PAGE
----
Here are a few thoughts after watching Frontline’s Revolution in Cairo, which is a very good 24-minute summary of how this particular democratic moment occurred, and after reading Badiou‘s, Hardt & Negri’s, Hallward‘s, Amit Rai‘s, and some other takes on the events.

(1) The recipe:

Tools + Techniques + Events + Vision = The revolution(s) we’ve been witnessing

The first three, in the Egyptian instance, are pretty easy to identify (click on the links). To oversimplify just a little, they are  

(i) Tools: Social media (Twitter, Facebook, YouTube, etc.) and their associated technologies (cell phones, the internet), but always with a certain fall-back reliance on the old tools, i.e., meetings (clandestine, if necessary) and networking with the right people.

(ii) Techniques: The tactics of nonviolent revolution. (As I’ve mentioned before, if we need a non-Egyptian hero here, Gene Sharp gets my vote.)

(iii) Events: the Tunisian revolt, the self-immolation of Mohammed Bouazizi (and the willingness of some Egyptians to follow suit), etc.

The first two require a lot of work. The third requires preparedness, but the events themselves unfold somewhat on their own. (I wouldn’t recommend self-immolation, but there are alternative ways of bringing attention to things.)

The fourth ingredient, “Vision,” is less identifiable. I will describe it as Democracy, or revolutionary democracy, to distinguish it from other “democracies” we think we know too well. It is democracy sous rature, crossed out even as we say the word, not because it doesn’t, or can’t exist, nor because we dare not utter it, but because uttering it doesn’t ever quite capture it — uttering it too loudly, in fact, is usually the clearest sign that it’s already been replaced by something else (“democracy,” which means plutocracy’s bill of goods under that name, and which we know can be a racket when it’s wielded as a bully pulpit, or as a tool to fight wars in foreign lands). And because it ought to remain open, a cosmopolitical space whose terms cannot be rendered in only a single language of inscription.

(2) Where things may go

I doubt the end result will be anything as dramatically new as Badiou and other permanent revolutionaries may hope. A democratic Egypt will be sharply divided, with little capability to outmaneuvre the economic/neoliberal global pressures they will face. Economic difficulties will likely strengthen the support of conservatives, like the Muslim Brotherhood, bent on bringing back traditions that never existed in the first place — just as they do here in the U.S., and as they have in Serbia (Otpor notwithstanding), Ukraine (ditto for the Orange Revolution), and wherever else. Those other revolutions weren’t any less real than this one; and the result of this one may be not that different from them — though we can continue to hope for better.

But that’s not the point. A new experiment begins, and sends its vectors elsewhere to catalyze its own experiments. The open vision of a democracy-to-come, or simply that of justice, fairness, the end of tyranny, or more equal distribution of the goods of the global world, a world we (more and more) share, is worth the turbulence of the political contestation, and sometimes disillusionment, that will inevitably follow.

Badiou’s piece has some beautiful passages, such as the following:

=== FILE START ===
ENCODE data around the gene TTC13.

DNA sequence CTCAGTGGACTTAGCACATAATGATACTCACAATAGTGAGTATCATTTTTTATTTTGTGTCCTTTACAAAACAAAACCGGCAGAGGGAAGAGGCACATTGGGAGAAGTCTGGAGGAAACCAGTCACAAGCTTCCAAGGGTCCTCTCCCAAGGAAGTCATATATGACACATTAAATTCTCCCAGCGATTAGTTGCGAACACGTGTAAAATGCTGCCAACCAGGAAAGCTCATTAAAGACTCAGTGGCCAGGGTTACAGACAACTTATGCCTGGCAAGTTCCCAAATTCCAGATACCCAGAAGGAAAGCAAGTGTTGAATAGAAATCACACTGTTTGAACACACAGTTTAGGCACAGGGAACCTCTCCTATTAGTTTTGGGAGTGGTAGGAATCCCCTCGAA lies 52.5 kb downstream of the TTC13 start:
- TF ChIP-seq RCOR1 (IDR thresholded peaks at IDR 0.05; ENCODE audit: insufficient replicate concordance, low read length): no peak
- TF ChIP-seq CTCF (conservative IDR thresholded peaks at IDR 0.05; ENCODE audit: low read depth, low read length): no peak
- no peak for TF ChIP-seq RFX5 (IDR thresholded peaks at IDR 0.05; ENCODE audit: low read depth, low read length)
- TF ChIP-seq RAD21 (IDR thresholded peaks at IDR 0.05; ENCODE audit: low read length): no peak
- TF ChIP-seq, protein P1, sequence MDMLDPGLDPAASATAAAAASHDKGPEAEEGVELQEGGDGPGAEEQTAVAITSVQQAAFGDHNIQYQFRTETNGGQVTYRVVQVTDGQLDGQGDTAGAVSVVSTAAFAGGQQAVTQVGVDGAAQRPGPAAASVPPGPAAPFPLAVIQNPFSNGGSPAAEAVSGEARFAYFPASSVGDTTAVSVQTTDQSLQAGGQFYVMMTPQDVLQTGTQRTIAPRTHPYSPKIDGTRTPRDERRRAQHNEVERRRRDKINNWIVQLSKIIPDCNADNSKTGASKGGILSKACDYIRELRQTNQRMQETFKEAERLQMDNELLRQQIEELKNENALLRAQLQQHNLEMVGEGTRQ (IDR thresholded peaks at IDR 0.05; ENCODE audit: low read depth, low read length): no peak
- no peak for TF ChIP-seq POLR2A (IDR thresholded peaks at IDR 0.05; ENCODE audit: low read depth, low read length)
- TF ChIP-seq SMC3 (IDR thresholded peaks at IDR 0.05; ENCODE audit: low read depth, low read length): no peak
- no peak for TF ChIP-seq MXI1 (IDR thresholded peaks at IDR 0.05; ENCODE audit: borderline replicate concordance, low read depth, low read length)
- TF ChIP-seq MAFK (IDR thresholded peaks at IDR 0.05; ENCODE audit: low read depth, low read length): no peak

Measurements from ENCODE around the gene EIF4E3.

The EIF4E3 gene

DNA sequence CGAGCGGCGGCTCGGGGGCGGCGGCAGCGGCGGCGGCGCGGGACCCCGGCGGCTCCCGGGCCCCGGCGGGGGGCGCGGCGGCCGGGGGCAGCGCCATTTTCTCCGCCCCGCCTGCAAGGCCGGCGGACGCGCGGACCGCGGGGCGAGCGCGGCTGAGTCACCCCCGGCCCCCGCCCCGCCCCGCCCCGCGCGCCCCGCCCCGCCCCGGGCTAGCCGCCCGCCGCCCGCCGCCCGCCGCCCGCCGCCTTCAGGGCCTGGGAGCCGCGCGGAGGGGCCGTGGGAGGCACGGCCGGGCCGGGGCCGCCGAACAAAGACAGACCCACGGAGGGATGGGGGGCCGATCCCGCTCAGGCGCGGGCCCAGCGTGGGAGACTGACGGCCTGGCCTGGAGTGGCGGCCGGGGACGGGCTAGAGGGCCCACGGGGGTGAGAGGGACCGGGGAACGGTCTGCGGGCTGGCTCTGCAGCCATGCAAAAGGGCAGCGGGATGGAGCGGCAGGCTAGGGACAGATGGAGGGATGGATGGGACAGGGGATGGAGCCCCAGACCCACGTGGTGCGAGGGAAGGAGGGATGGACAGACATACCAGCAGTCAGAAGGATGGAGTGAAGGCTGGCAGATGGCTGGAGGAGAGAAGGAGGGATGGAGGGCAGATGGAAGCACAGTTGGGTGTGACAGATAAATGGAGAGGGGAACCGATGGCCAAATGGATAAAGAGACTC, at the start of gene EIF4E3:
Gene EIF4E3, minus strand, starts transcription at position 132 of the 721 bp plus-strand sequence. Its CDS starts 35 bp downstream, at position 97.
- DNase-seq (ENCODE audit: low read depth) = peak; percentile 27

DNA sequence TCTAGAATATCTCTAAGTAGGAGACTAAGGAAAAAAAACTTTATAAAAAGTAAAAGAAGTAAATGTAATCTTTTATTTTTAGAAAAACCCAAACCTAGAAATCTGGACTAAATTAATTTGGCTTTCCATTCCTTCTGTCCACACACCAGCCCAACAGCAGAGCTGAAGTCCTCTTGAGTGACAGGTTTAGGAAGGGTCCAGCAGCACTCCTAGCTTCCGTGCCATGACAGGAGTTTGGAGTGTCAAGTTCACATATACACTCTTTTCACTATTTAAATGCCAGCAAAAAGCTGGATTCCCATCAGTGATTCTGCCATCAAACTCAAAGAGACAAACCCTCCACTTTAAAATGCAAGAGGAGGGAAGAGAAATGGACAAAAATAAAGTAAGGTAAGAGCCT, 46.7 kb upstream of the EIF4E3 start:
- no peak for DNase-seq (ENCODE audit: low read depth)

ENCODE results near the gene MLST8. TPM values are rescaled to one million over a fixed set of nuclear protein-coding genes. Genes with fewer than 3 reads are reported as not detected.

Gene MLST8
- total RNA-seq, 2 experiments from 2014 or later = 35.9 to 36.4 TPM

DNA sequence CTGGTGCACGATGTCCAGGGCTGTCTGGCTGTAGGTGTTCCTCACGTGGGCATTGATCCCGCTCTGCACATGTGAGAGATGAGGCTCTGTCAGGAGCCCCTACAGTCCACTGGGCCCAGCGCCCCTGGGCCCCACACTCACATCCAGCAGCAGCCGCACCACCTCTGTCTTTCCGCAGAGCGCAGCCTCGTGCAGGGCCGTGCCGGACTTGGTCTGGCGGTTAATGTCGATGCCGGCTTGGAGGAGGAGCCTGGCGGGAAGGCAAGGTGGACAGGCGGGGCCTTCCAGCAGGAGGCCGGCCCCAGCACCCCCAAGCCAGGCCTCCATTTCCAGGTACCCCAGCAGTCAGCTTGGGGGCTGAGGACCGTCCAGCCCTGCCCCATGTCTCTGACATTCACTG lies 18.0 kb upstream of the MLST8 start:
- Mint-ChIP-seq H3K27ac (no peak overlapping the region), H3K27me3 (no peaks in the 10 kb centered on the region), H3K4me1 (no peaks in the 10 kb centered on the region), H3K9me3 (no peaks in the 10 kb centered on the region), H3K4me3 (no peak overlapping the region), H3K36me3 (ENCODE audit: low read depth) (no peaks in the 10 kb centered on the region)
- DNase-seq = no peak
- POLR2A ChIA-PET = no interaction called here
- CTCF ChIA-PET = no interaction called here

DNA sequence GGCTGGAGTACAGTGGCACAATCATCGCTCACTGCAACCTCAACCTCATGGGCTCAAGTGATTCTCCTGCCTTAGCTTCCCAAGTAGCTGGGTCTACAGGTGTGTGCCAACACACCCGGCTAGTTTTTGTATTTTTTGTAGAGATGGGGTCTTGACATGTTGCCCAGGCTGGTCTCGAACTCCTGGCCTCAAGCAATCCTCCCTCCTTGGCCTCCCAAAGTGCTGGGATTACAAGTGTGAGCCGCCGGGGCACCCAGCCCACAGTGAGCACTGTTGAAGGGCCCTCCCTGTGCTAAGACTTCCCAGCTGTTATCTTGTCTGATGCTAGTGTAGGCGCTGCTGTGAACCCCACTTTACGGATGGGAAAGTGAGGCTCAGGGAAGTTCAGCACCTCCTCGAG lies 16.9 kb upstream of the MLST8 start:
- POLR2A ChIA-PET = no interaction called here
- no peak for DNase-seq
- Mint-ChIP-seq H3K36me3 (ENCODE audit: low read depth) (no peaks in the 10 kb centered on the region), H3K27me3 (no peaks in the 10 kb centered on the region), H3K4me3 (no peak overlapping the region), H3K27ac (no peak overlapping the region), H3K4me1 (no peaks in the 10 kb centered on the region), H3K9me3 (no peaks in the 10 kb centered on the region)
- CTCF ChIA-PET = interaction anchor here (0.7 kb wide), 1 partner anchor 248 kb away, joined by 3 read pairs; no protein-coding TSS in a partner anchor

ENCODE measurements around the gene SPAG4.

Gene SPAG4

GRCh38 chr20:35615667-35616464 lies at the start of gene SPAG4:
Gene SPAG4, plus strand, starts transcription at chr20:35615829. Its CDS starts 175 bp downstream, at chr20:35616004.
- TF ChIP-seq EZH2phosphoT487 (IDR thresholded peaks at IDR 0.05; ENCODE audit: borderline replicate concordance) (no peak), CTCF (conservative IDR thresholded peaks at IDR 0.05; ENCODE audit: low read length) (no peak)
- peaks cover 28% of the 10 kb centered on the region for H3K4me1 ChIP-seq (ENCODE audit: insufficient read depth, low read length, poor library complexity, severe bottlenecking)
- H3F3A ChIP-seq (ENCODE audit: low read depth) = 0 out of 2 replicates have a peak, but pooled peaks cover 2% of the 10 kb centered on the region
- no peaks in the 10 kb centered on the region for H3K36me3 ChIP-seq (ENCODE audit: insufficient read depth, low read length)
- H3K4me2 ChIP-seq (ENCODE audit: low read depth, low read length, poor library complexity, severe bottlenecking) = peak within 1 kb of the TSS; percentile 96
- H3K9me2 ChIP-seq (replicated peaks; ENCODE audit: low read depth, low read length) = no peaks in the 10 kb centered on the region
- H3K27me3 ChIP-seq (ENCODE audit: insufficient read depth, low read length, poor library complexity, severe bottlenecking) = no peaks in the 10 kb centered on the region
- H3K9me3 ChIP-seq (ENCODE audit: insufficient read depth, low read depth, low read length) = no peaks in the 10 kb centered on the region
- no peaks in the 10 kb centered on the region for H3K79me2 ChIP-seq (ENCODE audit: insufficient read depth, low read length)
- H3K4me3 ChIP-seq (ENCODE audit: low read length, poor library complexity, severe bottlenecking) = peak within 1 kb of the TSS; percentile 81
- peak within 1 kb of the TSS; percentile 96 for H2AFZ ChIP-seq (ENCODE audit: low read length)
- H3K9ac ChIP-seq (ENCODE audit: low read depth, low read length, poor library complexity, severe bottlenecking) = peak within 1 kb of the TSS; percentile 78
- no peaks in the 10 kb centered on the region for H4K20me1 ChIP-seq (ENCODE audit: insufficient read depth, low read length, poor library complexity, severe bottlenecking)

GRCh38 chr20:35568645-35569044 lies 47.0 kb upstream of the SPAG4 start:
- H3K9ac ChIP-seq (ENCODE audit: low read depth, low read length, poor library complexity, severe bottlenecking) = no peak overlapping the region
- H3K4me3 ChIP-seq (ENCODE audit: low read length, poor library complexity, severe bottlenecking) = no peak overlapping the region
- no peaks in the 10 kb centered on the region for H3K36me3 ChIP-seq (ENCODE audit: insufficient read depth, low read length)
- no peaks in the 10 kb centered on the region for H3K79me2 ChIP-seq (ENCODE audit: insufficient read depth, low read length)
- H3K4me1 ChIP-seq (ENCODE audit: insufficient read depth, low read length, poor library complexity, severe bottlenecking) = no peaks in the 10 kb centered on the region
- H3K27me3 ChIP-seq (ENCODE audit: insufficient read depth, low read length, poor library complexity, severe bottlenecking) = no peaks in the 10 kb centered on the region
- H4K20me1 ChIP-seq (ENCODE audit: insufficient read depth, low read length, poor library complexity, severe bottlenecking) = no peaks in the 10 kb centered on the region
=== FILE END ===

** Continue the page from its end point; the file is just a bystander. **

It stands, this new field to come, between the declaration of overthrowing forces and the one of assuming new tasks. Between what a young Tunisian has said: “We, the sons of workers and farmers, are stronger than the criminals”; and what a young Egyptian has said: “Starting today, 25th January, I take charge of the affairs of my country”.

As a moment of self-empowerment, the revolution is what it is, a genuine Event. It is, as Badiou, Hallward, et al., argue, worth celebrating, learning from, and perhaps emulating. But it will pass, and the time of “assuming new tasks,” including the task of building a society, “the common creation of a collective destiny,” as Badiou puts it, will be upon the Egyptians. Badiou calls that task “communism,” but that term is both too old and too late, and maybe too new and too early, since the last set of efforts cast an awfully long shadow. Building communism, as we know, has been tried and failed, because the institutions of the “common creation of a collective destiny” will inevitably fail unless they’re tempered by the recognition of that inevitability.

Liberal and social democracies, and other variants of the democratic project/process, for all their weaknesses, recognize that inevitability and try to work with it, instituting safeguards against the totalitarianism inherent in collective destiny-making of any kind. The everyday realpolitik of democracy can be both messy and boring — which is why pressing the occasional  reset switch (as some Obama supporters thought they were doing, but haven’t followed through with), can be necessary.

(3) Social media are not enough

White the internet may provide a lot of people with enough news to satisfy their needs, relying on the for-profit (and volunteer) sectors to generate that news is never enough. Public media — publically funded media — remain essential (the Frontline production being an excellent example of that).

The current attack on public media in this country, and on public sector unions and all they represent (collective bargaining and the gains it has made for working people over the last century), is a frontline of social struggle today. If the Republicans trying to destroy the funding base for NPR and PBS get their way here, expect things to get much worse.

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